Monday, October 16, 2006

Another knitting perk: there's always something new to learn.

One of the best things about knitting is that it's known to keep our minds sharp. So not only do we get to make beautiful, durable, useful things using lovely fibers, but we stay mentally agile as we do it!!! Someone posted a comment today in reference to a previous post I wrote on right-side seaming. I had been lamenting on how long it had taken me to see the mattress-stitch "light" and he or she replied that sometimes we just need to trust directions and do what books say, even though we can't imagine the authors know what they're talking about. I have to say I agree 100%.

That comment got me thinking about how so often we learn something like a craft and then think we know everything and we stop learning. Why do we limit ourselves? Why do we so often get into a comfort zone thinking there couldn't be a better way? We need to always remember to think outside the box, grow as knitters, learn from those experts who have honed their skills over the years. Just today, in my Shrug class, a knitter mentioned how her mother had knit when she was little, and her mother's mother before her, and how glad she was to have inherited some of their knitting gadgets. I was reminded of a story my late grandmother used to tell me about knitting a blue dress under the watchful eye of her German grandmother - how hard she'd worked, how much she'd learned, the skill her grandmother had used when gently fixing her mistakes, and how proud they'd both been of the finished garment. What a wealth of knowledge exists out there, all gleaned from love of craft!!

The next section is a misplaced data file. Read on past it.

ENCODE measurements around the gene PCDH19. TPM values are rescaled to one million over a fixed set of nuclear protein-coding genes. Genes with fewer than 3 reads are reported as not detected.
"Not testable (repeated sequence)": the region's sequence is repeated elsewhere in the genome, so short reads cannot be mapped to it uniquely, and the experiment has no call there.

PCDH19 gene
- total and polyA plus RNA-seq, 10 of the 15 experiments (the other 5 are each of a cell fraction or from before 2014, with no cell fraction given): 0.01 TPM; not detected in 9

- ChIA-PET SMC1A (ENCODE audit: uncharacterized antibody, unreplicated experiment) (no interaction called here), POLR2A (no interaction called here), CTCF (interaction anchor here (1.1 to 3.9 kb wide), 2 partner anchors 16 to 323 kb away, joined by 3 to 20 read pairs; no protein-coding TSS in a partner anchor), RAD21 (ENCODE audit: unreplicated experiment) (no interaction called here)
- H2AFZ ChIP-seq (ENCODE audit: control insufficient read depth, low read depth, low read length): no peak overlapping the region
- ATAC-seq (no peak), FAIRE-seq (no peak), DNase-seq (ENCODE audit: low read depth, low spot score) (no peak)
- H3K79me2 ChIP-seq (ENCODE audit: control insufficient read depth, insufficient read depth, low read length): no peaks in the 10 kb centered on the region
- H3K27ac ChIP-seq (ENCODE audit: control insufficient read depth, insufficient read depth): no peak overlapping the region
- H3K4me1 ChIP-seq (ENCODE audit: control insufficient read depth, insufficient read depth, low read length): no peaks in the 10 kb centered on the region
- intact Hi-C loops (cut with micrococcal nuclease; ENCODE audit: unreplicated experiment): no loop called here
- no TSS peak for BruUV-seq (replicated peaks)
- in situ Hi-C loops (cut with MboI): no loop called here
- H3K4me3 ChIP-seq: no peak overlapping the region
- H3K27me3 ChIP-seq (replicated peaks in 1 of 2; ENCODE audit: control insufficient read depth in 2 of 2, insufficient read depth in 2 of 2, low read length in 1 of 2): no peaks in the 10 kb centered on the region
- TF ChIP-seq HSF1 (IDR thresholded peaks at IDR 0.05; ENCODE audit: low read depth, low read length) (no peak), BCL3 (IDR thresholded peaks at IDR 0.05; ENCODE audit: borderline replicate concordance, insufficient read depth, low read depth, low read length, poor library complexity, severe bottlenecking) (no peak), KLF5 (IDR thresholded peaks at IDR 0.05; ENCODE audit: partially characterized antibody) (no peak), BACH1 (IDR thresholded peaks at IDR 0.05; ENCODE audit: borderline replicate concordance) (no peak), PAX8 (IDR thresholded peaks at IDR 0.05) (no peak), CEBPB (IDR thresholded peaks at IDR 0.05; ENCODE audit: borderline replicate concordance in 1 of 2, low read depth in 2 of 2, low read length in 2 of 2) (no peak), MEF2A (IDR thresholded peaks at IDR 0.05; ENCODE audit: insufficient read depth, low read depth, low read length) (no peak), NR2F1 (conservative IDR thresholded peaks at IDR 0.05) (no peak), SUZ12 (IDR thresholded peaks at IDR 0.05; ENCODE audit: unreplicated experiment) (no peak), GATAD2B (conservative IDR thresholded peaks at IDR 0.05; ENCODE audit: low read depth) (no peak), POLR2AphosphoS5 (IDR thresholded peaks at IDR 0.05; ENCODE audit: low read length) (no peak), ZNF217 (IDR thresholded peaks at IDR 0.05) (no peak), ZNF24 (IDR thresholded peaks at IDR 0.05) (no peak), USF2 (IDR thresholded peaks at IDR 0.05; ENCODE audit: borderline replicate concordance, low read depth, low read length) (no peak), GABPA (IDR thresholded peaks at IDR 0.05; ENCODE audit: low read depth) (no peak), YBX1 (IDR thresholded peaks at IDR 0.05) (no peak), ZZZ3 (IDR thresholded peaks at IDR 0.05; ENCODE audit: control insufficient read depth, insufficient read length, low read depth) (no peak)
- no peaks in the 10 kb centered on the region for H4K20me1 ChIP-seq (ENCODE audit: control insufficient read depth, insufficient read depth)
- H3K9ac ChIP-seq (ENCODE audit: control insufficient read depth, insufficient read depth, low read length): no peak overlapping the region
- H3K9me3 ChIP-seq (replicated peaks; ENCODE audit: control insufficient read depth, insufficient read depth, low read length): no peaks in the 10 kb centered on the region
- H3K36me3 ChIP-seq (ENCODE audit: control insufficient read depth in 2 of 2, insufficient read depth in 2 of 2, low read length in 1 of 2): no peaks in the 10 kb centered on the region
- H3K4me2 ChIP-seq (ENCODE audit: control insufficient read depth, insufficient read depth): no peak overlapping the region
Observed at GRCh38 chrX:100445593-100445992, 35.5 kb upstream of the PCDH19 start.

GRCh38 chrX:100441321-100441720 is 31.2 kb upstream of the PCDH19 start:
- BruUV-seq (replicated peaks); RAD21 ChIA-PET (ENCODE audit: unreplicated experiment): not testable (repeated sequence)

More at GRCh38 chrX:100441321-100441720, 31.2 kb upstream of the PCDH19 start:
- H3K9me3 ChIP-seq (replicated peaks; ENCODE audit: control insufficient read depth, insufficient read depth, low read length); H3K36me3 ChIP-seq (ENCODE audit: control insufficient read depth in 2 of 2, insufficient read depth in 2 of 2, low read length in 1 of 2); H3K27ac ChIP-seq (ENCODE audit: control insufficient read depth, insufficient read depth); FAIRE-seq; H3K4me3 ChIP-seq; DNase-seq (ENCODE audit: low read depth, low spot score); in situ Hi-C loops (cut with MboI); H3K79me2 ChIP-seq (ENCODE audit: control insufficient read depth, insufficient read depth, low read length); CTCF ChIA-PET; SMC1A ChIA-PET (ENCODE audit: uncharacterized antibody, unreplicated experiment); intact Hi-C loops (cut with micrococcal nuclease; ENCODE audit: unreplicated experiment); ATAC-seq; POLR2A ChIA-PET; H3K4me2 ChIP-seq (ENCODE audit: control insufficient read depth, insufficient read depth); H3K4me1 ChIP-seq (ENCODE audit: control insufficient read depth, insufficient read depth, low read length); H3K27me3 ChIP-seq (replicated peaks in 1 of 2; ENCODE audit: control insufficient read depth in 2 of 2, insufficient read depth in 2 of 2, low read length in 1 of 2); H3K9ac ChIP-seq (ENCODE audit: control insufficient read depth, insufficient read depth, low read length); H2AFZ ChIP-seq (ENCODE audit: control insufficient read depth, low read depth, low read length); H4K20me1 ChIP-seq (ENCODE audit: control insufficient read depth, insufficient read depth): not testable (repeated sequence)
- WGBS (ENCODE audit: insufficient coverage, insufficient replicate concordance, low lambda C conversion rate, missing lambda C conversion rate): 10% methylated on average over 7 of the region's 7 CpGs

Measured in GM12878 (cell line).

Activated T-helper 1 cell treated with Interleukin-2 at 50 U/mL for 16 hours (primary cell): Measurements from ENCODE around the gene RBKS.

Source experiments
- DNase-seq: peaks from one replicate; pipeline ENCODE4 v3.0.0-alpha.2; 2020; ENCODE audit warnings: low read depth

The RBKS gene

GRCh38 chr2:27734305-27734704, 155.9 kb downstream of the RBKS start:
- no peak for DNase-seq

Thank you, Anonymous, for that thought-provoking comment!! Keep the ideas coming!!

Yours in knitting,
Claire

2 comments:

Anonymous said...

Interesting thoughts here. The world surely knows no greater wisdom than that tender patient guidance passed down to us through the loving teachings of a dear grandmother. I remember how mine lamented so often. Still, it seems lamenting played an important role in problem solving for her (and me). So I think it should hold a distinguished place in this world somewhat equal with trust. Trust, important in its own right no doubt, is oft easily led down the path of blind trust for which we may pay a steep price at some future date. Experts are what they are, but how often are they my grandmother in print? In the absence of a willingness to trust, I sometimes find a lament a comforting traveling companion to share the hours with while I knit and seek out the truth in some matter. Surely if lamenting was not an honorable past-time an entire book of the Bible would not have been woven around it, would it?

Perhaps it is not so important that a comment provokes a thought, nor even that the lamentation ruminates over some troubling aspects of the thought tugging at the fibers of our very being for endless hours, days, weeks or longer.

Perhaps it is more important to understand that the lament loosely stitches together the rough borders of the fabric of our lives and builds us a comfortable place to rest our weary hands and heart. For me, lamenting brings the borders of my comfort zone into sharp contrast with my world of unknowns. It is there I may choose how and if to bind their eternal borders. And while it is true I must eventually 'see the light' of truth in a matter isn't also important to remember a bright light turned on in the black of night is harsh, bearing too much light, too fast shown, for the eye to bear? My laments bring with them warm glows of understanding I can relate to in your blog. Thank you.

All just ramblings of an anonymous poster. But, what the matter.

With a keystroke I return to what is truly the fabric of my life, whether it be comfort zone or lament, a quilt, knitted with love shall come to pass and, perhaps, will pass on some day to the grandkids...

Perhaps.

linda said...

How sad to forget to trust -- but sometimes we become jaded because of the total glut of "untested" internet information out there. I think we have to trust a pattern most of the time, but keep watchful eyes for the things that don't make sense. To just blindly knit whatever is thrown at us would also be a waste of time. Pretty much like life in general, I guess! You are so right to say we should continue to learn from our craft.